In selecting materials from the archive, we gravitated towards what we identified as points of contradiction or unevenness within a carefully curated event. These included the fictional character ‘King Lud’, who featured in The Pageant of London, a staged history of the capital performed by over 15,000 volunteers. The character appears at the beginning of the pageant in a prehistoric scene depicting the founding of London. His fictional nature provided an opportunity for re-appropriation: he became the tour guide for the Art Assassins’ exhibition.
We also looked at the role of Black-British composer Samuel Coleridge Taylor, who conducted several performances at the opening of the festival. 11 years earlier, he had been the youngest delegate at the First Pan African conference in London, 1900. We discussed what assumptions could be made about a historical figure – if they could become a representative of conflicted or voiceless participants in the Imperial project.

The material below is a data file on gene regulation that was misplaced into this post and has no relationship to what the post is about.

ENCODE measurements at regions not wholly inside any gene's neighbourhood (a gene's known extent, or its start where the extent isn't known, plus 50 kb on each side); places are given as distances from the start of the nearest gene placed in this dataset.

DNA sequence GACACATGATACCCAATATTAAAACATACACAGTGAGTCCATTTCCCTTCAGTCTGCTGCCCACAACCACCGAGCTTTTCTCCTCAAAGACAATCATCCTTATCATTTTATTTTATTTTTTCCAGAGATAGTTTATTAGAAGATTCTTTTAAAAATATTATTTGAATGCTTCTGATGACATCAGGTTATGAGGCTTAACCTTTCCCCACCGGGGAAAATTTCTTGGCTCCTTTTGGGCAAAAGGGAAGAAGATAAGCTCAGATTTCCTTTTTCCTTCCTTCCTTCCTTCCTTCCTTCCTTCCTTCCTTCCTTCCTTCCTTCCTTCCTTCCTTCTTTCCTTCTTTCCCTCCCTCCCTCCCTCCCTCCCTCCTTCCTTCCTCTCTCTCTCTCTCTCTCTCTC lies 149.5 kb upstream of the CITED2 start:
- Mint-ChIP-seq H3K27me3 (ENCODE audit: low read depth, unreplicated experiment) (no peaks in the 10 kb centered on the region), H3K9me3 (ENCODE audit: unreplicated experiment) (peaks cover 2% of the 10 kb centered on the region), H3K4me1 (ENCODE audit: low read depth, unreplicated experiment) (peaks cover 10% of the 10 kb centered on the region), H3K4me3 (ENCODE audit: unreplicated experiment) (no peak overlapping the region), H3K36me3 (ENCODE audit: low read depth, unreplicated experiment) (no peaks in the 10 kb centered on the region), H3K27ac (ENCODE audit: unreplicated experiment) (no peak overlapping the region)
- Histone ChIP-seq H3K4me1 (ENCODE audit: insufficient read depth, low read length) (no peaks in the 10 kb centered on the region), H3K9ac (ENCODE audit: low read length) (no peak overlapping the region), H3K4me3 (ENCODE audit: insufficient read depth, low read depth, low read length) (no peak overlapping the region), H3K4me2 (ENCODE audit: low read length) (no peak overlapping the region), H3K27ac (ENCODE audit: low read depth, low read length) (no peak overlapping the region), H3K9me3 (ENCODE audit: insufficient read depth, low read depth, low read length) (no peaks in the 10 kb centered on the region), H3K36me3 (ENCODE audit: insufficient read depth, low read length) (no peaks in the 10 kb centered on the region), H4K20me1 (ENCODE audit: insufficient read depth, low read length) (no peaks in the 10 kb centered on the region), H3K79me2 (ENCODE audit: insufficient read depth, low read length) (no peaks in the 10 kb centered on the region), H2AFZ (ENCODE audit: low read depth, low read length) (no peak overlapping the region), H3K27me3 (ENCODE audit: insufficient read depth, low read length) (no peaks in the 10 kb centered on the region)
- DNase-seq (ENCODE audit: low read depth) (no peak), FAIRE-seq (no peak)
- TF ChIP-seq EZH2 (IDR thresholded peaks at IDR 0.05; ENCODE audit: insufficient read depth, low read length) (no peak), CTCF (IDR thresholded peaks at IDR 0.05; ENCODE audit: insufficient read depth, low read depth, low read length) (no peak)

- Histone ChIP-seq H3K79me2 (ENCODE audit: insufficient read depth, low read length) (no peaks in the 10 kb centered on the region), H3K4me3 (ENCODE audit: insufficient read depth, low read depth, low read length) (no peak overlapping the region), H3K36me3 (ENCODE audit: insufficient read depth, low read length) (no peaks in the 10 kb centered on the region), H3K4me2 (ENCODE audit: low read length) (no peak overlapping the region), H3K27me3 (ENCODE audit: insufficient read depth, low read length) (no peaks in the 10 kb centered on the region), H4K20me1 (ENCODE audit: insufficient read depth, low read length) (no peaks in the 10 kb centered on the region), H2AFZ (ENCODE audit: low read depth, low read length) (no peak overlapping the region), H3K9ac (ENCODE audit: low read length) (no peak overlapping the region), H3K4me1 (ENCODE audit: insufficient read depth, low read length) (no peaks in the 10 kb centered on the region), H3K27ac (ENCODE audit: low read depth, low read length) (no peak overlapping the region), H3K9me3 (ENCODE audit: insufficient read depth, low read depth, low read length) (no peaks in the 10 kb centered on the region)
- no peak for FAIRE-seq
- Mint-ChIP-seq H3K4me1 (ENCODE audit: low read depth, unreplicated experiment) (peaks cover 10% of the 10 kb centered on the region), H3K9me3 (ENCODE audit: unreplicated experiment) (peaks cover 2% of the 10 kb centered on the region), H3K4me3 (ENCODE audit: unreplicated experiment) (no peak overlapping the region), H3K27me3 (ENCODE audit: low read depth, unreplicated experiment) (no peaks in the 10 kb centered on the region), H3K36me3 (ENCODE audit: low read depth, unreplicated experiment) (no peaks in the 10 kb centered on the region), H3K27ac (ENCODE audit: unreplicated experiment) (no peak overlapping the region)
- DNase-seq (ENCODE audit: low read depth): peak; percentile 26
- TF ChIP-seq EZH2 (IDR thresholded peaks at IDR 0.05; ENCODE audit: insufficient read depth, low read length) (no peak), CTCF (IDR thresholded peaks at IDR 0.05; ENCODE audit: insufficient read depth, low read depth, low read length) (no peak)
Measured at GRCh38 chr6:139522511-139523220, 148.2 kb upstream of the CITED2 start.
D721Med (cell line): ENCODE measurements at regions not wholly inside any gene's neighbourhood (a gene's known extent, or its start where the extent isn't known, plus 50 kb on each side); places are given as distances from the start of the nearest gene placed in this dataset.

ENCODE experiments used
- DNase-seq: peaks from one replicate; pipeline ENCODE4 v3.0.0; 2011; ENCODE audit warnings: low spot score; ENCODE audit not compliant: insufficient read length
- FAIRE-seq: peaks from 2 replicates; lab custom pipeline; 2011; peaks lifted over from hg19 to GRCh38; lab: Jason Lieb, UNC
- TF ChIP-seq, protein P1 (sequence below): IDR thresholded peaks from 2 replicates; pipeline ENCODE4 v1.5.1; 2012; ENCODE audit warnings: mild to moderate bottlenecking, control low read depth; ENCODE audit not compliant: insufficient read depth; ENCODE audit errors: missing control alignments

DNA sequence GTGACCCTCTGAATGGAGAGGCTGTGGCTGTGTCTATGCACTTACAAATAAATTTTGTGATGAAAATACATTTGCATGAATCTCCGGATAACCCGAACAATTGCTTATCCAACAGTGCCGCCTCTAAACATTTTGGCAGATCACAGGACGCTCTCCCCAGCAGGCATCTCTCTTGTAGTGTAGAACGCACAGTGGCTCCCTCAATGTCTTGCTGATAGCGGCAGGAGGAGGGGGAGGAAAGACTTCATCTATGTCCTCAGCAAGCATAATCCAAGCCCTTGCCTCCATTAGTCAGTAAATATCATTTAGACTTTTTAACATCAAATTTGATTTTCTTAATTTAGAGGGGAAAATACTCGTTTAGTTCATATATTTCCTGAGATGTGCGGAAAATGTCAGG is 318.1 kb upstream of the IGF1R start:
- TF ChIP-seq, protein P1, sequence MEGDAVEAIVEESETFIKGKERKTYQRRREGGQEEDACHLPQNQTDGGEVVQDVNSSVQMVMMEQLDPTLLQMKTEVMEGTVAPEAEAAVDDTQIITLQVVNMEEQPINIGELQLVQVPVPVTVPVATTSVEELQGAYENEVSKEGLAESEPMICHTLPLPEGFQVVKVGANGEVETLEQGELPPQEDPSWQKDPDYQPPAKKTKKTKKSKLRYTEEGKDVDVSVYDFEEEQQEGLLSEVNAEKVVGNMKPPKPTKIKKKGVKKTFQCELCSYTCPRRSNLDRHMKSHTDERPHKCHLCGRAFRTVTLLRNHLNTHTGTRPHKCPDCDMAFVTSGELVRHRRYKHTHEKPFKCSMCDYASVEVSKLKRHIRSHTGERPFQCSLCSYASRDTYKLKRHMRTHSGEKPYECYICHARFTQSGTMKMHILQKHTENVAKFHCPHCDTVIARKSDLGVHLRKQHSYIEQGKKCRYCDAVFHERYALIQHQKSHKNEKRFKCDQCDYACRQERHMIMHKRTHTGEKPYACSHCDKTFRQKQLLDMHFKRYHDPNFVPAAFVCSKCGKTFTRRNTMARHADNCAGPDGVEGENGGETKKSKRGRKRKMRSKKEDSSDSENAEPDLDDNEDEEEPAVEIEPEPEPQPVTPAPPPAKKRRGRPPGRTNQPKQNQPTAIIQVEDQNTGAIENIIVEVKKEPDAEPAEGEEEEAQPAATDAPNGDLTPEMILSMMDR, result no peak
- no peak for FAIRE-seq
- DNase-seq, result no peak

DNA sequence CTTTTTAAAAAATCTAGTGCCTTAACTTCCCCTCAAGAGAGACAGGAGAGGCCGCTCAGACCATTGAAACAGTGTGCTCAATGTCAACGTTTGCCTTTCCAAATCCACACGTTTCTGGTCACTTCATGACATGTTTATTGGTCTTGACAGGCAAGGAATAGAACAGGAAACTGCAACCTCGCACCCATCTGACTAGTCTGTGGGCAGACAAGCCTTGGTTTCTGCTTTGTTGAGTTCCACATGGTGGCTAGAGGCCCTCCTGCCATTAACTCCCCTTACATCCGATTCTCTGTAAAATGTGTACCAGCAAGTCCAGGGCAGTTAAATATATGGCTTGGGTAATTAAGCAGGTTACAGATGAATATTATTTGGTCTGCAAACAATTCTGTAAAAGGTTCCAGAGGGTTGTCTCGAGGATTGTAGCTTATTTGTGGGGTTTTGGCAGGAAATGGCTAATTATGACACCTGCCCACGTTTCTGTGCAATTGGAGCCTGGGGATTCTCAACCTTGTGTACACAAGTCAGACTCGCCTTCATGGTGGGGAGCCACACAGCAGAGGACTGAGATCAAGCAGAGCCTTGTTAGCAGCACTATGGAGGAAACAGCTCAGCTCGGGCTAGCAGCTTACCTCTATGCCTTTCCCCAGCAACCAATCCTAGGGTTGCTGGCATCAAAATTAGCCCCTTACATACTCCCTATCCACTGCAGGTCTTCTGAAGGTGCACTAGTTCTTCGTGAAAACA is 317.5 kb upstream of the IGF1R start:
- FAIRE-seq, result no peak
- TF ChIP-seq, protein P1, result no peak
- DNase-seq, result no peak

The Art Assassins used modelling clay to sketch out their initial ideas: reimagined scenes from the pageant, characters and new festival installations. We later worked with Jazmin Morris at UAL’s Creative Computing Institute to realise the work using 3D modelling software. Components were modelled separately and then assembled in a virtual environment, where they could be displayed along with photographs, videos and audio.
Working in a virtual environment provided an opportunity to discuss how archives are traditionally presented to an audience. We examined the design of display furniture such as vitrines and cabinets, the architecture of museums and galleries, and systems of labelling and categorisation. We looked at installations by Mark Dion and Forensic Architecture, as well as the ‘cabinet of curiosities’: a form of private collection generally considered a precursor to the public museum.
The Festival of Empire tells us not just about how the British Empire projected itself on the world, but also the role of the arts and creative industries in facilitating this process, through design, performance, music and other disciplines. This projection of power through design and the arts is still evident in the staging of contemporary spectacular events such as the 2012 Olympics opening ceremony.Sam Baraitser-Smith – April 2022
If you would like to know more contact Lucy Panesar on: firstname.lastname@example.org